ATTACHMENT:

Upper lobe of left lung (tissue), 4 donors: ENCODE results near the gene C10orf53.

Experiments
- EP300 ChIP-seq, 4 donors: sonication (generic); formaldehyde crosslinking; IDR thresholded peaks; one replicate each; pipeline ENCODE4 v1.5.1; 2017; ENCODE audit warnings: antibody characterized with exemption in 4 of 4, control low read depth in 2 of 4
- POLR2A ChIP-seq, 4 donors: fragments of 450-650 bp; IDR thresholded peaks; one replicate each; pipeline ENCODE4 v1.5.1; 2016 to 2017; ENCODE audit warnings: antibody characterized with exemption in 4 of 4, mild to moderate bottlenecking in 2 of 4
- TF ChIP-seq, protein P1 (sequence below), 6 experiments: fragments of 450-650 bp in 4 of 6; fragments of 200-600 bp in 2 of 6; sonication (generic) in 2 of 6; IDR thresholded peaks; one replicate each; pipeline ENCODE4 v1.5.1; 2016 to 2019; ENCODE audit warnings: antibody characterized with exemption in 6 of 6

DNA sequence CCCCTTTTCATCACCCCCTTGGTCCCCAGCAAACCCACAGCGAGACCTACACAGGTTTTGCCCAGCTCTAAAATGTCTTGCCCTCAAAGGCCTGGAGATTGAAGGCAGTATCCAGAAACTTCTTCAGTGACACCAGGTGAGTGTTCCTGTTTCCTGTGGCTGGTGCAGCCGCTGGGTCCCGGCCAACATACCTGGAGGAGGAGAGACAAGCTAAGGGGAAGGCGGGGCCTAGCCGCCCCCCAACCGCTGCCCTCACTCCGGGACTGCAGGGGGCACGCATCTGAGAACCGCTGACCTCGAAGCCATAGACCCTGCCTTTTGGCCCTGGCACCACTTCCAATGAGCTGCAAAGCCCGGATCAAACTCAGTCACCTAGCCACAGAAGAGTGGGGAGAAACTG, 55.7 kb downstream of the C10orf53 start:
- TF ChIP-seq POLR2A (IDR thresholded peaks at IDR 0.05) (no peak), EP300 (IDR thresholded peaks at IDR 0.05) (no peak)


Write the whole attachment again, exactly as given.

Upper lobe of left lung (tissue), 4 donors: ENCODE results near the gene C10orf53.

Experiments
- EP300 ChIP-seq, 4 donors: sonication (generic); formaldehyde crosslinking; IDR thresholded peaks; one replicate each; pipeline ENCODE4 v1.5.1; 2017; ENCODE audit warnings: antibody characterized with exemption in 4 of 4, control low read depth in 2 of 4
- POLR2A ChIP-seq, 4 donors: fragments of 450-650 bp; IDR thresholded peaks; one replicate each; pipeline ENCODE4 v1.5.1; 2016 to 2017; ENCODE audit warnings: antibody characterized with exemption in 4 of 4, mild to moderate bottlenecking in 2 of 4
- TF ChIP-seq, protein P1 (sequence below), 6 experiments: fragments of 450-650 bp in 4 of 6; fragments of 200-600 bp in 2 of 6; sonication (generic) in 2 of 6; IDR thresholded peaks; one replicate each; pipeline ENCODE4 v1.5.1; 2016 to 2019; ENCODE audit warnings: antibody characterized with exemption in 6 of 6

DNA sequence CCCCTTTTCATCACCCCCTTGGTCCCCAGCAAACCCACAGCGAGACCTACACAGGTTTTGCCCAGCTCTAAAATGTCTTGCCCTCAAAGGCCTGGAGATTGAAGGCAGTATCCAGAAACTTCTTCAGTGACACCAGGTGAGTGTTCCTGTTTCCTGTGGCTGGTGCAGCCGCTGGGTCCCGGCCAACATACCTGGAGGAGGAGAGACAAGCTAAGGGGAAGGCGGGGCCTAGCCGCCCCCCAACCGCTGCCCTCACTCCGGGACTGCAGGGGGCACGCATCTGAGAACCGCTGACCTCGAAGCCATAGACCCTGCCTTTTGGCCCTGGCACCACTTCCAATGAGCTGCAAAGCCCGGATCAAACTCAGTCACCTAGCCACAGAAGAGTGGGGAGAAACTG, 55.7 kb downstream of the C10orf53 start:
- TF ChIP-seq POLR2A (IDR thresholded peaks at IDR 0.05) (no peak), EP300 (IDR thresholded peaks at IDR 0.05) (no peak)